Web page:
2. We have fresh reason to admire the courage and intrepidity of the apostles. Although imprisoned at night for teaching the people in the name of Jesus, yet in the morning, as soon as they are set at liberty, they renew their labours, in the most public place, where they could not fail to be noticed. prehended a second time, and censured for their conduct by the whole Jewish Sanhedrim, the highest court of justice in the nation, they boldly declare that they had acted under the authority of God, and that it was necessary that his instructions should be obeyed, in opposition to all human prohibitions. They assert the divine mission and high exaltation of their master, before the very assembly by which he was condemned to death as a malefactor; hereby virtually accusing them of the grossest injustice. Such was the conduct of the apostles, and it discovered the highest degree of piety and integrity. Let us learn to copy so noble an example of courage in a good cause.
science is to be obeyed; when religious truth is to be professed or communicated; when men are to be rescued from pernicious and dangerous errors, let the conduct of the apostles be ours. Let us not be deterred by the injunctions of the civil magistrate, by the laws of our country, or by any other authority; remembering that in regard to religion, God is to be obeyed rather than men.
Acts v. 33. to the end.
The apostles having been questioned by the council respecting their conduct, in teaching the people about Jesus of Nazareth, notwithstanding a strict prohibition, and Peter, in the name of the rest, having declared in their presence his belief of the divine mission and illustrious character of Christ, the Sanhedrim are so exasperated that they immediately consult about putting them all to death; but being prevented from executing that design by the prudent counsel of Gamaliel, they content themselves with scourging and dismissing them; treatment in which the apostles gloried.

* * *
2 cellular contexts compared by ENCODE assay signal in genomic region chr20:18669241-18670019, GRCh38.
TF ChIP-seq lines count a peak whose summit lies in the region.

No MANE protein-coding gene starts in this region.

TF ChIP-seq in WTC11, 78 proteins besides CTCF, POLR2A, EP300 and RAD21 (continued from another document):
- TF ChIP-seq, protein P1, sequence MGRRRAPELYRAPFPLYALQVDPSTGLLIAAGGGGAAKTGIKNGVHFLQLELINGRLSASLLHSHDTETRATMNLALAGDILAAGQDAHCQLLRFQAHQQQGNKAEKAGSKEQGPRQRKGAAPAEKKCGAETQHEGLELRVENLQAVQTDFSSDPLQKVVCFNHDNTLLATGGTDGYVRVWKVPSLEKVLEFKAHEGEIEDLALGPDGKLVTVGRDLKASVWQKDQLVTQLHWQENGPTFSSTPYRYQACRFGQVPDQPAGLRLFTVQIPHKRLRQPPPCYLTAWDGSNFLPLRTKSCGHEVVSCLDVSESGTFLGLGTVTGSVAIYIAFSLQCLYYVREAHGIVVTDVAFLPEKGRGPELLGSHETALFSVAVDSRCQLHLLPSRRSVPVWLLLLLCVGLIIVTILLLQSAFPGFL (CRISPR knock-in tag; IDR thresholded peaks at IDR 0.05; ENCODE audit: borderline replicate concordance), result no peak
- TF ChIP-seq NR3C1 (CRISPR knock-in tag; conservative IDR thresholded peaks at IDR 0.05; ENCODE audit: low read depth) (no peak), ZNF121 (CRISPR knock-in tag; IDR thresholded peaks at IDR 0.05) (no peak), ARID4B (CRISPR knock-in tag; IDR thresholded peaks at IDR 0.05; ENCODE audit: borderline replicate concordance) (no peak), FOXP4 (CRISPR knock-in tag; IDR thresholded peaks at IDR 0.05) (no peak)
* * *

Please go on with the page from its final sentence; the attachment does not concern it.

33. When they heard that, i. e. the declaration of Peter, they were cut to the heart, and took counsel to slay them.
They consulted together how they might get them condemned by the governor, and so put to death; for the Jews had not at this time the power of inflicting capital punishment, as appears from their conduct in regard to Jesus.
34. Then stood there up one in the council, a Pharisee, named Gamaliel, a doctor of law, “ a teacher of the law," had in reputation among all the people,
and commanded to put the apostles forth* a little space.
Those of the Jews who had devoted themselves to the study of the law, and made considerable proficiency in it, were allowed to teach in public, and to resolve the doubts of the people respecting difficult matters. These were sometimes called scribes, and sometimes lawyers and teachers of the law. This was the employment of Gamaliel, and it seems that he had attained the greatest eminence in his profession. He was a zealous opposer of Christianity, as may be inferred from the character of Paul, who was his disci. ple, and who had imbibed all the prejudices of his master; but the advice which he gave upon the present occasion was full of good sense and prudence.